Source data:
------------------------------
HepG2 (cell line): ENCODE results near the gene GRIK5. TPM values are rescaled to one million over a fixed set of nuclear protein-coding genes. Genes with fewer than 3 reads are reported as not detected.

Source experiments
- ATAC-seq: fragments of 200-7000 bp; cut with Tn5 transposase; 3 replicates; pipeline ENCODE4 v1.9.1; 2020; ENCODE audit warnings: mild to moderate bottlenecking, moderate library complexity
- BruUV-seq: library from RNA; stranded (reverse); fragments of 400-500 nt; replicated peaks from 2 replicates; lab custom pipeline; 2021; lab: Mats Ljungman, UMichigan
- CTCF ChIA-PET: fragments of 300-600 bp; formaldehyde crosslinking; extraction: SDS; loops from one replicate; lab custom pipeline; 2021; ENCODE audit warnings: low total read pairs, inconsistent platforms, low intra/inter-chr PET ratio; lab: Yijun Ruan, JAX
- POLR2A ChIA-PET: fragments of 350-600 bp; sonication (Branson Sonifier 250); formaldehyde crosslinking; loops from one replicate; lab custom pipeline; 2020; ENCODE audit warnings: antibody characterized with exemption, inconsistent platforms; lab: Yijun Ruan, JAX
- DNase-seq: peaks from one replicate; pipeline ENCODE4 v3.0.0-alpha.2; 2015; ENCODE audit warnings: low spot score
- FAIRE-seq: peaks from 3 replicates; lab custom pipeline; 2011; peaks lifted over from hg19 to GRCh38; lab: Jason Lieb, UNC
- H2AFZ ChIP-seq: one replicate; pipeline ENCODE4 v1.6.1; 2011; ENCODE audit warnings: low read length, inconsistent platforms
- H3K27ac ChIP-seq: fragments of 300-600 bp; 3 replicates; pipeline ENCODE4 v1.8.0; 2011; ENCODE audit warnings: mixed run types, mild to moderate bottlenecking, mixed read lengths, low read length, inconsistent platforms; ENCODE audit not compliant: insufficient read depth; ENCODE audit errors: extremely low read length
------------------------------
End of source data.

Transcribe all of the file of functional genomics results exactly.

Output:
HepG2 (cell line): ENCODE results near the gene GRIK5. TPM values are rescaled to one million over a fixed set of nuclear protein-coding genes. Genes with fewer than 3 reads are reported as not detected.

Source experiments
- ATAC-seq: fragments of 200-7000 bp; cut with Tn5 transposase; 3 replicates; pipeline ENCODE4 v1.9.1; 2020; ENCODE audit warnings: mild to moderate bottlenecking, moderate library complexity
- BruUV-seq: library from RNA; stranded (reverse); fragments of 400-500 nt; replicated peaks from 2 replicates; lab custom pipeline; 2021; lab: Mats Ljungman, UMichigan
- CTCF ChIA-PET: fragments of 300-600 bp; formaldehyde crosslinking; extraction: SDS; loops from one replicate; lab custom pipeline; 2021; ENCODE audit warnings: low total read pairs, inconsistent platforms, low intra/inter-chr PET ratio; lab: Yijun Ruan, JAX
- POLR2A ChIA-PET: fragments of 350-600 bp; sonication (Branson Sonifier 250); formaldehyde crosslinking; loops from one replicate; lab custom pipeline; 2020; ENCODE audit warnings: antibody characterized with exemption, inconsistent platforms; lab: Yijun Ruan, JAX
- DNase-seq: peaks from one replicate; pipeline ENCODE4 v3.0.0-alpha.2; 2015; ENCODE audit warnings: low spot score
- FAIRE-seq: peaks from 3 replicates; lab custom pipeline; 2011; peaks lifted over from hg19 to GRCh38; lab: Jason Lieb, UNC
- H2AFZ ChIP-seq: one replicate; pipeline ENCODE4 v1.6.1; 2011; ENCODE audit warnings: low read length, inconsistent platforms
- H3K27ac ChIP-seq: fragments of 300-600 bp; 3 replicates; pipeline ENCODE4 v1.8.0; 2011; ENCODE audit warnings: mixed run types, mild to moderate bottlenecking, mixed read lengths, low read length, inconsistent platforms; ENCODE audit not compliant: insufficient read depth; ENCODE audit errors: extremely low read length